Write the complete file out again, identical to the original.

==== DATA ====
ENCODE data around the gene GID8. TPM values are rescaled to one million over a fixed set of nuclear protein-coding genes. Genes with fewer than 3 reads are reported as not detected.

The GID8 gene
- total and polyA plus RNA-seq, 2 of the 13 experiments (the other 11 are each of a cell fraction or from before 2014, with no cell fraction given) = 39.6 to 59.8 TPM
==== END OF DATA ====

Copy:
ENCODE data around the gene GID8. TPM values are rescaled to one million over a fixed set of nuclear protein-coding genes. Genes with fewer than 3 reads are reported as not detected.

The GID8 gene
- total and polyA plus RNA-seq, 2 of the 13 experiments (the other 11 are each of a cell fraction or from before 2014, with no cell fraction given) = 39.6 to 59.8 TPM